At psychic fairs and other popular venues, “aura” photographic portraits are all the rage. But are they really what they are claimed to be?
According to belief that has persisted since ancient times, the aura is a radiance from the “energy field” that supposedly emanates from and surrounds all living things. It is perceived not by ordinary vision but by clairvoyance. Although “no evidence has been found to prove its existence” (Guiley 1991), the concept has thrived as pseudoscience. For example, in his 1911 book, The Human Atmosphere, Dr. Walter J. Kilner claimed he could not only see the aura and use it for medical diagnoses, but he also accepted the validity of nonexistent “N-rays” and clairvoyance. The British Medical Journal rightly scoffed.
Today self-professed “medical intuitives” like Caroline Myss (1997) claim to describe the nature of people’s physical diseases by reading their “energy field.” Thus Myss “can make recommendations for treating their condition on both a physical and spiritual level.” She calls this supposedly auric process “energy medicine,” but offers no scientific evidence to substantiate her alleged powers. (New Age magazine stated Myss no longer gives readings, and quoted me as terming the practice “offensive and dangerous” [Koontz 2000, 66, 102].)
ummer is upon us. That means that millions of Americans’ cameras will be preserving precious memories from family vacations, get-togethers, weddings, graduations, and so much more.
However, when the perfect photographic moment comes into view, a great many find themselves frustrated with their ability to capture the moment with a great photograph.
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Here’s five simple tips that will go a long, long ways to helping you be prepared to get that great family vacation photograph.
5 Simple Tips for Great Vacation Photographs
- Practice before you leave home – This is quite likely the most important tip of all. Get your owners manual out and practice some of the lighting and subject situations that you are likely to find yourself with. You’re likely to have family members posing in front of scenes and objects. You’re likely to be photographing in bright sun, cloudy skies, indoors, in places where flash is not allowed, on beaches, on hiking trails; the various situations are near infinite. Set up these situations as best you can at home and practice, practice, practice.
- Memory Cards – Today’s megapixal digital cameras can quickly eat up a memory card. This is particularly true if you plan
A revolutionary breakthrough is underway at Dartmouth’s Thayer School of Engineering, an innovation that may usher in the next generation of light sensing technology with potential applications in scientific research and cellphone photography.
Thayer professor Eric Fossum — the engineer and physicist who invented the CMOS image sensor used in nearly all cellphone and digital cameras, webcams, medical imaging and other applications — joined with Thayer PhD candidate Jiaju Ma in developing pixels for the new Quanta Image Sensor (QIS).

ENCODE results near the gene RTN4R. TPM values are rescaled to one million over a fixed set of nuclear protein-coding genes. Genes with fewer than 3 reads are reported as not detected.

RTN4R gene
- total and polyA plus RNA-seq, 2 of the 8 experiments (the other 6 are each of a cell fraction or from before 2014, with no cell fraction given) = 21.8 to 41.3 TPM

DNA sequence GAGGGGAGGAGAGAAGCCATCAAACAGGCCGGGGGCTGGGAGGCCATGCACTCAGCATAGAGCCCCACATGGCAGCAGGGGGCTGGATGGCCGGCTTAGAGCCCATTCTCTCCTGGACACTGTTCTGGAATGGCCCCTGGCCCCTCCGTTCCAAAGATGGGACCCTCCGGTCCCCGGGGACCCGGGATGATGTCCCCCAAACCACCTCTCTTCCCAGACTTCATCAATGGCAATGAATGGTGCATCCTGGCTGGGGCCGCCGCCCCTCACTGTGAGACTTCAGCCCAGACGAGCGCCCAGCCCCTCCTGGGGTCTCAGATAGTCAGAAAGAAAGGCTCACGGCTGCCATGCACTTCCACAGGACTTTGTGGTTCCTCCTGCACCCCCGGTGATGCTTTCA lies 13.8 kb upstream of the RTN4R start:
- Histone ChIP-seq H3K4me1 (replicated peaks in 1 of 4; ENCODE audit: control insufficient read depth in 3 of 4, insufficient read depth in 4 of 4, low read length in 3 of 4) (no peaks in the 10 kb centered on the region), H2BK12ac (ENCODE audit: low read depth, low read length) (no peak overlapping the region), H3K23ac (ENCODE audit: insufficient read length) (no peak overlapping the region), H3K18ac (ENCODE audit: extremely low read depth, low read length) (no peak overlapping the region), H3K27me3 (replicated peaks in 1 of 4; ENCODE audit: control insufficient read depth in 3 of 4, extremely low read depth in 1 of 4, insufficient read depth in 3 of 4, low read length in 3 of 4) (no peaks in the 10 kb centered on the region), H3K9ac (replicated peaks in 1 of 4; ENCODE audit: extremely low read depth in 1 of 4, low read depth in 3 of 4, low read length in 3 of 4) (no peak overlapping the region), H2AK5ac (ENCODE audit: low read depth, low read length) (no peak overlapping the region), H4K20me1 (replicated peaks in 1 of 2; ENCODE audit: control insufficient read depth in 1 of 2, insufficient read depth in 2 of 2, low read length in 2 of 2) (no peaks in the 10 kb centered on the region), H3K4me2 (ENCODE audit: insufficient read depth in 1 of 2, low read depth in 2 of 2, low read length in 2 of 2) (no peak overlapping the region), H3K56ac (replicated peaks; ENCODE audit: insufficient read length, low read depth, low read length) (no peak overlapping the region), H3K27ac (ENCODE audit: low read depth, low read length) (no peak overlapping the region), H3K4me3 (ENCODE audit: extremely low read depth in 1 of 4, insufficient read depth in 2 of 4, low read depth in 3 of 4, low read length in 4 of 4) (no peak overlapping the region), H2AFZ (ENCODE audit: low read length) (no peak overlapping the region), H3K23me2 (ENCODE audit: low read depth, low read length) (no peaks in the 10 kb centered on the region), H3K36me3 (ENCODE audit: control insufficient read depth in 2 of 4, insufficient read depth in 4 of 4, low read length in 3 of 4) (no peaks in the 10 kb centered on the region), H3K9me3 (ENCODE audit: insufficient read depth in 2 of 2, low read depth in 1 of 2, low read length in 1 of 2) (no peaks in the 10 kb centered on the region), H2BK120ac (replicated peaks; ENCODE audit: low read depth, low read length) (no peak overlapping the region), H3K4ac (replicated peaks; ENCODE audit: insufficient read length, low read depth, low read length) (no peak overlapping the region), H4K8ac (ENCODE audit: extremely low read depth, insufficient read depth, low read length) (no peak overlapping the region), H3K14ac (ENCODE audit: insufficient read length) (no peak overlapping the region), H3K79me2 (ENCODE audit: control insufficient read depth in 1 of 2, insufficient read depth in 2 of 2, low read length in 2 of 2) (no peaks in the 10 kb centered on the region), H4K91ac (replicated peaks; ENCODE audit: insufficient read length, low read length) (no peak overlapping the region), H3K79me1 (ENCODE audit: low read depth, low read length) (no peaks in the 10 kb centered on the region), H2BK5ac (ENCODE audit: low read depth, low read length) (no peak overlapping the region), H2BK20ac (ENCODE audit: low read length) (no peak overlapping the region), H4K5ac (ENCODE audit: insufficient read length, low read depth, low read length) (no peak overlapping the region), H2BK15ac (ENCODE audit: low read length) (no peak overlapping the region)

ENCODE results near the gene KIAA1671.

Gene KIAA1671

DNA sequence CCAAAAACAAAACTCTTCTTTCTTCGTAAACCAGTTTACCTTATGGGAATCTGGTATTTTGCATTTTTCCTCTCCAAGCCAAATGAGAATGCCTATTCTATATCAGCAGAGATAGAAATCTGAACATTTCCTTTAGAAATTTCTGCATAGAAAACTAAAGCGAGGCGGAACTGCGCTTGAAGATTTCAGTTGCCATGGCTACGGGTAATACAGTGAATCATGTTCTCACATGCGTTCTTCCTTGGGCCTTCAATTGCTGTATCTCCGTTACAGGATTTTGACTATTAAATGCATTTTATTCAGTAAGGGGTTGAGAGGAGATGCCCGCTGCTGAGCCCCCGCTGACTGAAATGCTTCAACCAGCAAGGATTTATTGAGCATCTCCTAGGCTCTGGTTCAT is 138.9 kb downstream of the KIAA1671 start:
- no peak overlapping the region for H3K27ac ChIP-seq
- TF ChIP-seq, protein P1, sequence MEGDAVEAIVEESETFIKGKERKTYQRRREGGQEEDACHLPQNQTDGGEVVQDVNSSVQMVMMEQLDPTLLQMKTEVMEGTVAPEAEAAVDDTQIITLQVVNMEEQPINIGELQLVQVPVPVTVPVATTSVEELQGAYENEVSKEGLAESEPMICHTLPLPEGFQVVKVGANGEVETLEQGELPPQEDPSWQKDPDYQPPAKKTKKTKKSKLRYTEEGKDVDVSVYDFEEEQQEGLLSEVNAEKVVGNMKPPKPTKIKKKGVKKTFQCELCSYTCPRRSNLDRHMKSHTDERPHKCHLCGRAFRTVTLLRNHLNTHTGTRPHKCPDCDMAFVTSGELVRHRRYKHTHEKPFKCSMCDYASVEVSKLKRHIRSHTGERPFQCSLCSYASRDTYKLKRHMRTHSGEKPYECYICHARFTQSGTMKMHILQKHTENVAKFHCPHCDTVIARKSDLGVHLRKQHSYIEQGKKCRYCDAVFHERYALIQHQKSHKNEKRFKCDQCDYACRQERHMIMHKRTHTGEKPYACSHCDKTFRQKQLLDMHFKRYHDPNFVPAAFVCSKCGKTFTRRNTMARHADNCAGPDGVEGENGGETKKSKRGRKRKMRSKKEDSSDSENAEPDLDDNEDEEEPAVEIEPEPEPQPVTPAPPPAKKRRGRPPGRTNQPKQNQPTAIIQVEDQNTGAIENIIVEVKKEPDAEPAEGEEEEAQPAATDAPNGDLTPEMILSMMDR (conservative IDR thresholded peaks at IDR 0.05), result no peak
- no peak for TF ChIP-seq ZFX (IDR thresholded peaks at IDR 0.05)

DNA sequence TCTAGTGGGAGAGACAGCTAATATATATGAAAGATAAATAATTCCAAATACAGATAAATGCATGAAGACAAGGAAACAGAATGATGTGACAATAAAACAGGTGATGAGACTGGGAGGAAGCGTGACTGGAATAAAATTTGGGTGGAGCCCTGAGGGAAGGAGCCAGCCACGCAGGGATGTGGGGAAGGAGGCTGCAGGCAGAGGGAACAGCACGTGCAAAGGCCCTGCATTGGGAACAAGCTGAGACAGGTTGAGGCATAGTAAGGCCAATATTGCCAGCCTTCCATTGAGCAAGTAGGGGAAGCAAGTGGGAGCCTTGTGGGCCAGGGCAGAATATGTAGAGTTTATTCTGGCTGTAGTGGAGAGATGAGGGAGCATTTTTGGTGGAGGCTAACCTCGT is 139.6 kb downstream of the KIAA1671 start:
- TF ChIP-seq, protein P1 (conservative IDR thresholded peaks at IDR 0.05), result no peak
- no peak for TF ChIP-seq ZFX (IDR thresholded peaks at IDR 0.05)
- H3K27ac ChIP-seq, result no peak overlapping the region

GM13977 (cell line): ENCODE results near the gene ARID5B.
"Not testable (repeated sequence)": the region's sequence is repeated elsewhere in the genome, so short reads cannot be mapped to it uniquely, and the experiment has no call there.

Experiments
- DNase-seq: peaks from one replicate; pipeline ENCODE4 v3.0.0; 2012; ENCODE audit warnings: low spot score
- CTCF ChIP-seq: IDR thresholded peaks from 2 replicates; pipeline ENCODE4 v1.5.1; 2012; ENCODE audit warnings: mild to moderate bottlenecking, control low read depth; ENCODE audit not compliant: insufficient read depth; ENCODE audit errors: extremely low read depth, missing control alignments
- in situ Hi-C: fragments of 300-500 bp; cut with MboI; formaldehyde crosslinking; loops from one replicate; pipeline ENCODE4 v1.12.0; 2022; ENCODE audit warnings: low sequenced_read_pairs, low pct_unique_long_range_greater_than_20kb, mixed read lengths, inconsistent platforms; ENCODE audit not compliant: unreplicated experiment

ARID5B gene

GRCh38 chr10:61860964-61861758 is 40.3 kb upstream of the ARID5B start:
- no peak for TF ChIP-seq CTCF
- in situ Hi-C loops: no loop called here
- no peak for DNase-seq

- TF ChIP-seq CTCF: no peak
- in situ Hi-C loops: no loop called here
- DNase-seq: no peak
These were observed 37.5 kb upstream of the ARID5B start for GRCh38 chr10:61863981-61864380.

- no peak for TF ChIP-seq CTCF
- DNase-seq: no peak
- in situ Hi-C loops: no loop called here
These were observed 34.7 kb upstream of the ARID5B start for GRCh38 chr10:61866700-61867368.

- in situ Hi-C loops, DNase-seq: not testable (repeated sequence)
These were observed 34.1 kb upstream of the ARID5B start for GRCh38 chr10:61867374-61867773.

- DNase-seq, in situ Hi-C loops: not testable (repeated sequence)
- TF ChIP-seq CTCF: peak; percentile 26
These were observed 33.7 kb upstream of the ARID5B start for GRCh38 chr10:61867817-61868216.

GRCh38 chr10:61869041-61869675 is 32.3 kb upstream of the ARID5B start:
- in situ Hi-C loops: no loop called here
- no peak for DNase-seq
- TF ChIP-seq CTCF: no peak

The professor and student, who have worked on the project for more than three years, are co-inventors of the new pixel and co-authors of a paper on their invention in IEEE Electron Devices Letters. A PDF is available on request.
Their new sensor has the capability to significantly enhance low-light sensitivity. This is particularly important in applications such as “security cameras, astronomy, or life science imaging (like seeing how cells react under a microscope), where there’s only just a few photons,” says Fossum.
“Light consists of photons, little bullets of light that activate our neurons and make us see light,” says Fossum. “The photons go into the semiconductor [the sensor chip] and break the chemical bonds between silicon atoms and, when
Photographers use their cameras as tools of exploration, passports to inner sanctums, instruments for change. Their images are proof that photography matters—now more than ever.
Thirty-four years before the birth of this magazine, the Danish philosopher Søren Kierkegaard sourly prophesied a banal fate for the newly popularized art of photography. “With the daguerreotype,” he observed, “everyone will be able to have their portrait taken—formerly it was only the prominent—and at the same time everything is being done to make us all look exactly the same, so we shall only need one portrait.”
The National Geographic Society did not set out to test Kierkegaard’s thesis, at least not right away. Its mission was exploration, and the gray pages of its official journal did not exactly constitute a visual orgy. Years would go by before National Geographic’s explorers would begin using the camera as a tool to bring back what is now its chief source of fame: photographic stories that can alter perceptions and, at their best, change lives.
By wresting a precious particle of the world from time and space and holding it absolutely still, a great photograph can explode the totality of our world, such that we never see